Poll: Trump leads Cruz by 15 points nationwide
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Donald TrumpDonald John TrumpScarborough mocks 'Deflection Don' over transgender troop ban Pelosi condemns Trump's 'cowardly, disgusting' ban on transgender troops Trump moves to ban most transgender people from serving in military MORE has a sizable national lead over other Republican White House hopefuls the day of New Hampshire’s GOP presidential primary, according to a new weekly tracking poll.

Trump commands a 15-point edge over his nearest competition in the NBC News/Survey Monkey poll released Tuesday.

He receives 35 percent, topping Sen. Ted CruzRafael (Ted) Edward CruzLesson from special election: Run on Social Security, Medicare and lower drug prices Conservatives balk over funding bill ahead of shutdown  Confirmation fight over Trump pick exposes blurred lines in GOP-LGBT activism MORE (R-Texas) at 20 percent and Sen. Marco RubioMarco Antonio RubioRubio: 'Hyperventilating' about Bolton unfounded George Clooney writes Parkland students: 'You make me proud of my country again' Biden praises Parkland students fighting for gun reform: ‘They’re going to win’ MORE (R-Fla.) at 17 percent.

Retired neurosurgeon Ben Carson is fourth with 7 percent, while a three-way tie exists for fifth place nationwide.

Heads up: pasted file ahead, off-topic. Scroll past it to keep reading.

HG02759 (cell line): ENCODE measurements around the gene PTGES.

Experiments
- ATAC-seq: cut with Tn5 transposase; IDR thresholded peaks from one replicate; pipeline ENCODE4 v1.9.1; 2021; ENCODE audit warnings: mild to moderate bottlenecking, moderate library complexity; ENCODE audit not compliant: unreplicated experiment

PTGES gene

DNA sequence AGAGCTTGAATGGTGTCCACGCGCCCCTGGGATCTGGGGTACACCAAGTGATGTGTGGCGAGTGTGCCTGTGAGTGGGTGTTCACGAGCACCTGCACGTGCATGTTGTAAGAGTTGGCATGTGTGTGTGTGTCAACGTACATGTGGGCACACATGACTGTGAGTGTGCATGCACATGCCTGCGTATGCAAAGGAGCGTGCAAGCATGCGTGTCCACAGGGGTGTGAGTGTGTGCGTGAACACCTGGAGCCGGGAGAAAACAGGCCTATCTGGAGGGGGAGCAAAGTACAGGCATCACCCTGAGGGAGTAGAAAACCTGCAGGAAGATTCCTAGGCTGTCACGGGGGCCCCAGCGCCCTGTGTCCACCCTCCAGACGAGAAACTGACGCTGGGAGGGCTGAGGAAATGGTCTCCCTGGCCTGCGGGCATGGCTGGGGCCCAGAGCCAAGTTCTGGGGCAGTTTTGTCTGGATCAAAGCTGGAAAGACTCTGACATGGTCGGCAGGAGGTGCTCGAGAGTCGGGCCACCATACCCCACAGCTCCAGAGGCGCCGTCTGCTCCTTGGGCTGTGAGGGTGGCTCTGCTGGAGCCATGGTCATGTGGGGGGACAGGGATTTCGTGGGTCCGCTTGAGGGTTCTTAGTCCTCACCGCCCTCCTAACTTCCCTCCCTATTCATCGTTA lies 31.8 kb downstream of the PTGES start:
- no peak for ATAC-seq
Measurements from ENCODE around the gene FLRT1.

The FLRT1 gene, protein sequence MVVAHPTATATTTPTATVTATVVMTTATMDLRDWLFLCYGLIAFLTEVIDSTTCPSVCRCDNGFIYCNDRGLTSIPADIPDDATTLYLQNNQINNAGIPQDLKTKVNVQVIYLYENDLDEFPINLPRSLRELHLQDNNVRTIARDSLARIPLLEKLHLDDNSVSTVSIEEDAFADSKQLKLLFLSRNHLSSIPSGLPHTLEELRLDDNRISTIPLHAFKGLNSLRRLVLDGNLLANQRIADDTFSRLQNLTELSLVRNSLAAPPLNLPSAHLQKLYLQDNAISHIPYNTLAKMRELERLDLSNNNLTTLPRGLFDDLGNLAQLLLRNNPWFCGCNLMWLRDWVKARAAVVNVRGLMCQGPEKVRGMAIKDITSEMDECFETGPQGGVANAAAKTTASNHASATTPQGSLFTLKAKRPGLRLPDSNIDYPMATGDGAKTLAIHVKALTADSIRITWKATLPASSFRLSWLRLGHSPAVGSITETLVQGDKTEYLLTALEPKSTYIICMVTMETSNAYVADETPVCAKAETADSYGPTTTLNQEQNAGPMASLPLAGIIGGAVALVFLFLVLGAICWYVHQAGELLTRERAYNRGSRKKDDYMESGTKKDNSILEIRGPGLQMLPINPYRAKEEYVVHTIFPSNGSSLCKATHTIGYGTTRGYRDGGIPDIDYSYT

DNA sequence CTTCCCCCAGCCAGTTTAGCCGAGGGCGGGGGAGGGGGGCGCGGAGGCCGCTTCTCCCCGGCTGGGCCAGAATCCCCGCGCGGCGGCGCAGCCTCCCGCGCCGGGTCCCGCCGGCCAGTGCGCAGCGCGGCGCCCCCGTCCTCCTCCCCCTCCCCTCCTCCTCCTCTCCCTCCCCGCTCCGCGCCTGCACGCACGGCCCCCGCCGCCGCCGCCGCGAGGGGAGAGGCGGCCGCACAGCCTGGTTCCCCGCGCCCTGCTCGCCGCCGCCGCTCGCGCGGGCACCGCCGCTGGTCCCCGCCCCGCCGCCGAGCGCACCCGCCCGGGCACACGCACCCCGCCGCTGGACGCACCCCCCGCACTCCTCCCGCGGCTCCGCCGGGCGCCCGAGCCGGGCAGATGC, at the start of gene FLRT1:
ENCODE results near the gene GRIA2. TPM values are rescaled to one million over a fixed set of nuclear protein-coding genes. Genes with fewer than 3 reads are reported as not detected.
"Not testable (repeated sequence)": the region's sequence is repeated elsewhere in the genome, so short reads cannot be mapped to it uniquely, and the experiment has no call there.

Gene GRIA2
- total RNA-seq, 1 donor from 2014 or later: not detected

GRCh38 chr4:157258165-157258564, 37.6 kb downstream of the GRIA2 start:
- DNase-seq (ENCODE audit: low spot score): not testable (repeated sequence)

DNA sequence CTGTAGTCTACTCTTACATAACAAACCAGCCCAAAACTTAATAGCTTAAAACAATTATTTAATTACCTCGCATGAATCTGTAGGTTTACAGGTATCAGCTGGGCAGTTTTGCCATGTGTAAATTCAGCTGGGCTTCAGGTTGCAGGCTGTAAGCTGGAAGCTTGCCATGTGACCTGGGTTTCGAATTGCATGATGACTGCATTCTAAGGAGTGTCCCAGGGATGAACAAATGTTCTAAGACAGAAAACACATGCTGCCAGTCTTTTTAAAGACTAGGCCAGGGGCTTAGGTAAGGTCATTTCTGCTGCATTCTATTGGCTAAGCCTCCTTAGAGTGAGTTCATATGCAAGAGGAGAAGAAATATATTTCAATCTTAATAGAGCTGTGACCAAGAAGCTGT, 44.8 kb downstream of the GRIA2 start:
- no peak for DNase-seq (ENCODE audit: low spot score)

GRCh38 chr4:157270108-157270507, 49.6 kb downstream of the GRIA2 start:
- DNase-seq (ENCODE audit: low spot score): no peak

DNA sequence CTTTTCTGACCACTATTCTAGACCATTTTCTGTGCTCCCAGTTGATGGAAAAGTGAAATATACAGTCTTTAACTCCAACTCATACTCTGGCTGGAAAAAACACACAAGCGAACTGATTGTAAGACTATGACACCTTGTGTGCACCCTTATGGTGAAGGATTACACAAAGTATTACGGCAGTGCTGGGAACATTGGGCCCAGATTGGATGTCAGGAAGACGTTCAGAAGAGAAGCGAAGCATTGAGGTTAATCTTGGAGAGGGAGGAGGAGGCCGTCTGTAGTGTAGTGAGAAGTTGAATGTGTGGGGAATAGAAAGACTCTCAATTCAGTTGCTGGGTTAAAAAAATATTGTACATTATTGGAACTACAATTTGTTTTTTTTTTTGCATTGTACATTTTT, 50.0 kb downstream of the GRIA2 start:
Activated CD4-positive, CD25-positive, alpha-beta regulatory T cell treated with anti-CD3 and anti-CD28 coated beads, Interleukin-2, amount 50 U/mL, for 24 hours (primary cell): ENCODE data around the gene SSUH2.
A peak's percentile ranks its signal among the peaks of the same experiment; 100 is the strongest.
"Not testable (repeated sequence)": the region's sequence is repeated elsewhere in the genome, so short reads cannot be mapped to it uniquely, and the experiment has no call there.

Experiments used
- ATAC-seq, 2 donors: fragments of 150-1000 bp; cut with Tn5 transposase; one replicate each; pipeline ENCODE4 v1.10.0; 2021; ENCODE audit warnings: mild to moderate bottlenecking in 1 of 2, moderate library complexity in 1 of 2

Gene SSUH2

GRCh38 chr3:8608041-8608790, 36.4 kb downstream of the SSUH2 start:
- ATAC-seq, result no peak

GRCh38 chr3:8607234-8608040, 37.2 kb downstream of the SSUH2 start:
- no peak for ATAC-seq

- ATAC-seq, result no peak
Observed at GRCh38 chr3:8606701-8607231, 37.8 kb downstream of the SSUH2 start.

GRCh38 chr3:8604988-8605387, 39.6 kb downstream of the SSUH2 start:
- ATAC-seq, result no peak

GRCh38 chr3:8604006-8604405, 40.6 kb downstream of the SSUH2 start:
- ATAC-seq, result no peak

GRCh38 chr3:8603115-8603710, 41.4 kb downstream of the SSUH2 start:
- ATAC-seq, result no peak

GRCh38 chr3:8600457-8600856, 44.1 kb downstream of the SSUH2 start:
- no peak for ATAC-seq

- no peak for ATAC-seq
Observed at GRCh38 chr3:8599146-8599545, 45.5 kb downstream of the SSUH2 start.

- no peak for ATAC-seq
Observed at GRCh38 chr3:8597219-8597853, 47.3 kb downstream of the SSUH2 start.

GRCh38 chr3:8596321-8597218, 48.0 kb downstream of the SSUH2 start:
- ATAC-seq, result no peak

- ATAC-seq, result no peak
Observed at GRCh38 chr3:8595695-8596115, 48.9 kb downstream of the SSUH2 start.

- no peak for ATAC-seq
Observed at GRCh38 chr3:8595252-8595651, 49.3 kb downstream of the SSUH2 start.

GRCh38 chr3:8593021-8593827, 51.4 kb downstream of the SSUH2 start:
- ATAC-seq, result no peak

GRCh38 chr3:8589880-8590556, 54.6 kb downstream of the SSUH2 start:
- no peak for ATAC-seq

Former Gov. Jeb Bush (R-Fla.) is deadlocked with Govs. Chris Christie (R-N.J.) and John Kasich (R-Ohio) at 3 percent apiece. Former Hewlett-Packard CEO Carly Fiorina rounds out the GOP field with 2 percent of her own.

Tuesday’s results, however, also found less confidence that Trump will win the Republican nomination.

About 42 percent believe he will take that honor, pollsters found, but that result is down 20 points from last week.

Another 31 percent predict Cruz is getting the party’s nod, while 18 percent say the same about Rubio. Both men have seen 10-point bumps in that category since Iowa’s first-in-the-nation caucuses earlier this month.

NBC News/Survey Monkey conducted its latest sampling of 2,887 registered Republican voters nationwide via online interviews from Feb. 1-7. It has a 2.7 percent margin of error.